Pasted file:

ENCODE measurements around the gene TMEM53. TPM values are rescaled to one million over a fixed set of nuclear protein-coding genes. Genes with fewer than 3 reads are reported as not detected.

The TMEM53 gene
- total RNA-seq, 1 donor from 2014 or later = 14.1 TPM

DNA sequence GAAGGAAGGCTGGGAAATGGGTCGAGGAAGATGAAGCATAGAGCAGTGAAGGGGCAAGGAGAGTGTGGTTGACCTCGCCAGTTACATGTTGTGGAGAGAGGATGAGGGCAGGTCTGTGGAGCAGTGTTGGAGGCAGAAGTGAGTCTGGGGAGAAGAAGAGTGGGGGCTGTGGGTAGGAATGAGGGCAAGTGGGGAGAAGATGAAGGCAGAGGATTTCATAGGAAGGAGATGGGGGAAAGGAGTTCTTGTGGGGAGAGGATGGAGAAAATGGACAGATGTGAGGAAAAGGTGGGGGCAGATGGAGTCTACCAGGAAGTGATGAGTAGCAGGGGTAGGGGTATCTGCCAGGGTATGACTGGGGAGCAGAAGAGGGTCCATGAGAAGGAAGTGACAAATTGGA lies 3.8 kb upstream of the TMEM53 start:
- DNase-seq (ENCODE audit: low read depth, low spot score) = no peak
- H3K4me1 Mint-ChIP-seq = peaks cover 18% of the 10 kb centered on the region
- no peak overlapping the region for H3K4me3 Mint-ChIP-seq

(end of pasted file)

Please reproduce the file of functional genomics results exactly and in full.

ENCODE measurements around the gene TMEM53. TPM values are rescaled to one million over a fixed set of nuclear protein-coding genes. Genes with fewer than 3 reads are reported as not detected.

The TMEM53 gene
- total RNA-seq, 1 donor from 2014 or later = 14.1 TPM

DNA sequence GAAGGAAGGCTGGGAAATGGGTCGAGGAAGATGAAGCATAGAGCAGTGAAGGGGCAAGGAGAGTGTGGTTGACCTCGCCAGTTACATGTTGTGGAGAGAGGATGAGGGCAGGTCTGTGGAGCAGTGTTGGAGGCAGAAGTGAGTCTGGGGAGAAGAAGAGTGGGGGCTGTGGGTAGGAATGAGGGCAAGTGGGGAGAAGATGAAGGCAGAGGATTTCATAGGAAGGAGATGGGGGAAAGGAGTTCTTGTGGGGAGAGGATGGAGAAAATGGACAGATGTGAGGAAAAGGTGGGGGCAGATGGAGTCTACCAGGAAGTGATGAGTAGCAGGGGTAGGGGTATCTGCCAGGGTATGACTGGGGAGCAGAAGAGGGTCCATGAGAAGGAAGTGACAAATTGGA lies 3.8 kb upstream of the TMEM53 start:
- DNase-seq (ENCODE audit: low read depth, low spot score) = no peak
- H3K4me1 Mint-ChIP-seq = peaks cover 18% of the 10 kb centered on the region
- no peak overlapping the region for H3K4me3 Mint-ChIP-seq